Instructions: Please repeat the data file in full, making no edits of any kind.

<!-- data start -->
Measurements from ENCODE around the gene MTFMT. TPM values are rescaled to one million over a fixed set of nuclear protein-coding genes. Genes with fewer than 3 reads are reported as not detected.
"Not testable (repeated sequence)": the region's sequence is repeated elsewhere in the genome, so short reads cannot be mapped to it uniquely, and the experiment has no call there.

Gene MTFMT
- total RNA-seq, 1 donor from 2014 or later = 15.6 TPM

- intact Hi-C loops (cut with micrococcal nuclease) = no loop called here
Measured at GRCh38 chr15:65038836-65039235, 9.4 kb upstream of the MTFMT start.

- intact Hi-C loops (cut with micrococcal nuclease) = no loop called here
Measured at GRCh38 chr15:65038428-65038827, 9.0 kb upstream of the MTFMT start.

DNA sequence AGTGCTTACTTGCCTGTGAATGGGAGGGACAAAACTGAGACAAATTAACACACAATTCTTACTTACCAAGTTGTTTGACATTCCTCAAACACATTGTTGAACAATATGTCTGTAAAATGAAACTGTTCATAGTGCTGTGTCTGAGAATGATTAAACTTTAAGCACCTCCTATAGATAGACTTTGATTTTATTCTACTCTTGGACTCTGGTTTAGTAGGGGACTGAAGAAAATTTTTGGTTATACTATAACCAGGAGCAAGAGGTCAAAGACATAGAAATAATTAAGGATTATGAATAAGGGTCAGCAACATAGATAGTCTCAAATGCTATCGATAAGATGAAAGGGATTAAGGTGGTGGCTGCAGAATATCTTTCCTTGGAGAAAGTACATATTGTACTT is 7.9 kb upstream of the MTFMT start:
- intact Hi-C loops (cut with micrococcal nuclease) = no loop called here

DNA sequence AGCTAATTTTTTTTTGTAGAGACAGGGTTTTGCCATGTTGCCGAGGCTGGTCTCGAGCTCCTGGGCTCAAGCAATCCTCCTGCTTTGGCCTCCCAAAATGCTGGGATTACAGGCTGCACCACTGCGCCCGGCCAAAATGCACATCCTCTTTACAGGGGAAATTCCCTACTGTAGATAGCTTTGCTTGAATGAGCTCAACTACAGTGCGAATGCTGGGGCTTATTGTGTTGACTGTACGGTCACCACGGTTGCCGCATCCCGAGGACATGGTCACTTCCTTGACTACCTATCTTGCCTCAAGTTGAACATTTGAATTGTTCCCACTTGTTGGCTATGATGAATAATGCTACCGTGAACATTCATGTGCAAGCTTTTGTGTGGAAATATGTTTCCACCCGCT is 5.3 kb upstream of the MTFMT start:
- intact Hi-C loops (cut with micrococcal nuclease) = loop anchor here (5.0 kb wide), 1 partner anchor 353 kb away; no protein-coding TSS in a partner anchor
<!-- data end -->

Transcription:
Measurements from ENCODE around the gene MTFMT. TPM values are rescaled to one million over a fixed set of nuclear protein-coding genes. Genes with fewer than 3 reads are reported as not detected.
"Not testable (repeated sequence)": the region's sequence is repeated elsewhere in the genome, so short reads cannot be mapped to it uniquely, and the experiment has no call there.

Gene MTFMT
- total RNA-seq, 1 donor from 2014 or later = 15.6 TPM

- intact Hi-C loops (cut with micrococcal nuclease) = no loop called here
Measured at GRCh38 chr15:65038836-65039235, 9.4 kb upstream of the MTFMT start.

- intact Hi-C loops (cut with micrococcal nuclease) = no loop called here
Measured at GRCh38 chr15:65038428-65038827, 9.0 kb upstream of the MTFMT start.

DNA sequence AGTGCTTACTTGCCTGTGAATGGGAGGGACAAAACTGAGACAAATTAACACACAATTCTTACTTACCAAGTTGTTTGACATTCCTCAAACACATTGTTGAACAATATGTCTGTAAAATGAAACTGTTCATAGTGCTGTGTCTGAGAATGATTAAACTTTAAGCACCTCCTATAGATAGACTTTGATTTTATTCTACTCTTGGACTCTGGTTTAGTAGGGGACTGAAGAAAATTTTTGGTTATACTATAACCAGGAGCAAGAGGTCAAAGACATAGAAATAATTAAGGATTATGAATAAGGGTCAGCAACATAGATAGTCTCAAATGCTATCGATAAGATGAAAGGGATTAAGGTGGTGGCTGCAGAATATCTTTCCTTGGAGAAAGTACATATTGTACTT is 7.9 kb upstream of the MTFMT start:
- intact Hi-C loops (cut with micrococcal nuclease) = no loop called here

DNA sequence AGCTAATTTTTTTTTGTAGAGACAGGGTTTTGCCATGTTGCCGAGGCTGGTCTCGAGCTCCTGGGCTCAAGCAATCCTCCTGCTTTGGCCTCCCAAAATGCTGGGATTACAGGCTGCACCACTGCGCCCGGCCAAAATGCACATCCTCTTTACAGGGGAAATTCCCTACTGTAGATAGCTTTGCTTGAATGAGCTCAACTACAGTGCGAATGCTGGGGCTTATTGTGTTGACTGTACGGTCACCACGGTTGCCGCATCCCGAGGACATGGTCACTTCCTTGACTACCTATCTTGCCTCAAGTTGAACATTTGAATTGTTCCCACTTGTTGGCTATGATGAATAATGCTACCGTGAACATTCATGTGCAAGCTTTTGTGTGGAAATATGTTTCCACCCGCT is 5.3 kb upstream of the MTFMT start:
- intact Hi-C loops (cut with micrococcal nuclease) = loop anchor here (5.0 kb wide), 1 partner anchor 353 kb away; no protein-coding TSS in a partner anchor